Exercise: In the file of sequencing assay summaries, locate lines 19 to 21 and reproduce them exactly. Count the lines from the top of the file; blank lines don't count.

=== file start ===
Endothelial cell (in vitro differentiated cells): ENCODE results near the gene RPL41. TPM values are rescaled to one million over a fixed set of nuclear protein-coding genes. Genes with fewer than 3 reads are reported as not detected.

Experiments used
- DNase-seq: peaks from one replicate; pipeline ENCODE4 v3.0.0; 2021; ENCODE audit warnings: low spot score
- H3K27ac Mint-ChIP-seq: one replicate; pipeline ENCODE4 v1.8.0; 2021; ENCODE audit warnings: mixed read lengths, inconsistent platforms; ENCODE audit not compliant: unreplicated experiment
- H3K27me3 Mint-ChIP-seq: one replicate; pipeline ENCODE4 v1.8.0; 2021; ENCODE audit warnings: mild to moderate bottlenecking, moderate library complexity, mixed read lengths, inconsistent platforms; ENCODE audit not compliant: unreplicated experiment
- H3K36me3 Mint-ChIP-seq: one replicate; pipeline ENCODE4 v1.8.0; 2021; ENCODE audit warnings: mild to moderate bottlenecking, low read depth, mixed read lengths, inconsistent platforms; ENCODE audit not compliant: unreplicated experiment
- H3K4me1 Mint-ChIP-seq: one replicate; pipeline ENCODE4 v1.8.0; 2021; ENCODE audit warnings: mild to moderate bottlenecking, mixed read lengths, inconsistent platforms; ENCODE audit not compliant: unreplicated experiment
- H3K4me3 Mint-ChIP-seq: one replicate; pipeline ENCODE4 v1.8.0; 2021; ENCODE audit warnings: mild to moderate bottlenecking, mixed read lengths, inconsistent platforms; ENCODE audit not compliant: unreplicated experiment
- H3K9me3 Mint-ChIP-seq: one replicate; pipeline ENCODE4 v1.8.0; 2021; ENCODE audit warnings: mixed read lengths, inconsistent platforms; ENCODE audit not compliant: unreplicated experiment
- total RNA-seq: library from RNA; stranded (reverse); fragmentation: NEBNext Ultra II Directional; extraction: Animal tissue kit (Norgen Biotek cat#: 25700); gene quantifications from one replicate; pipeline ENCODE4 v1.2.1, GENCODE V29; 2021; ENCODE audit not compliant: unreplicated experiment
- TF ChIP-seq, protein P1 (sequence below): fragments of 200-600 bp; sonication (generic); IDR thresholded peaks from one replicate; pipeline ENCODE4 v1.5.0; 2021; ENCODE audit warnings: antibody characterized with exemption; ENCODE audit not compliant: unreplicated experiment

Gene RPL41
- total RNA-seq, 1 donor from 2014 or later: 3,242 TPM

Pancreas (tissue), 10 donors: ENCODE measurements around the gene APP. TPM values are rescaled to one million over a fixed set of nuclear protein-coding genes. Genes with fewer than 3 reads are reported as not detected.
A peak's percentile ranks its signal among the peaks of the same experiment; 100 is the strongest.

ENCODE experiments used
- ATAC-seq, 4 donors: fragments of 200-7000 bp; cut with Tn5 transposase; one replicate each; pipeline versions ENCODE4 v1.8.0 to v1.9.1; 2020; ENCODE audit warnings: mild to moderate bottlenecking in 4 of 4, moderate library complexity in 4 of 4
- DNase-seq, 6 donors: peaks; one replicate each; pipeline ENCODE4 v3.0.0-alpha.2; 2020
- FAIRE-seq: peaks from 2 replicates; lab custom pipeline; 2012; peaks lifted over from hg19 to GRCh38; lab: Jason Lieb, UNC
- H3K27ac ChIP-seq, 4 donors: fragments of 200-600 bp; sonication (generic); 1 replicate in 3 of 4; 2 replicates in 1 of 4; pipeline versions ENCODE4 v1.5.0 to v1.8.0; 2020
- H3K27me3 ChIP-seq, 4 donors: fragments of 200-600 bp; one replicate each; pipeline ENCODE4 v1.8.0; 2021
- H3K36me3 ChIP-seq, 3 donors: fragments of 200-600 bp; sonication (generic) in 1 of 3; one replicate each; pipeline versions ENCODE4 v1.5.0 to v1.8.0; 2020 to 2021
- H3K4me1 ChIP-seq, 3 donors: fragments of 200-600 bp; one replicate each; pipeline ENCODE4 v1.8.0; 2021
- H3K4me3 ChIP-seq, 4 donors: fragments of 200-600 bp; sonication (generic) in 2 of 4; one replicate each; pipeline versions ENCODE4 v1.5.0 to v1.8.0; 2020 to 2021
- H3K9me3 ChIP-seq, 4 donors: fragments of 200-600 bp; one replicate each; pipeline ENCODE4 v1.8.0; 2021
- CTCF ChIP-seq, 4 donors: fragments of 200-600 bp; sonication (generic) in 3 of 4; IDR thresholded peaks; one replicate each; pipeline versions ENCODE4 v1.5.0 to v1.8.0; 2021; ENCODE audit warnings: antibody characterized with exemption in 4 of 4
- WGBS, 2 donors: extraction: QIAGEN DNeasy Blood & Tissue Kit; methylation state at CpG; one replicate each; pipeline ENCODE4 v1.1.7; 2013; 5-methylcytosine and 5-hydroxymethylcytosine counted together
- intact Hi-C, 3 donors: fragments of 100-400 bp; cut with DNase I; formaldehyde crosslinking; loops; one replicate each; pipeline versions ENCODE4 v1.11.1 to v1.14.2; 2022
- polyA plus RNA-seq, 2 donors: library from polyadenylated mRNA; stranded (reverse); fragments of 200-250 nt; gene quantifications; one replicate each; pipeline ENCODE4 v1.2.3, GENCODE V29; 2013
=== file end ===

- FAIRE-seq: peaks from 2 replicates; lab custom pipeline; 2012; peaks lifted over from hg19 to GRCh38; lab: Jason Lieb, UNC
- H3K27ac ChIP-seq, 4 donors: fragments of 200-600 bp; sonication (generic); 1 replicate in 3 of 4; 2 replicates in 1 of 4; pipeline versions ENCODE4 v1.5.0 to v1.8.0; 2020
- H3K27me3 ChIP-seq, 4 donors: fragments of 200-600 bp; one replicate each; pipeline ENCODE4 v1.8.0; 2021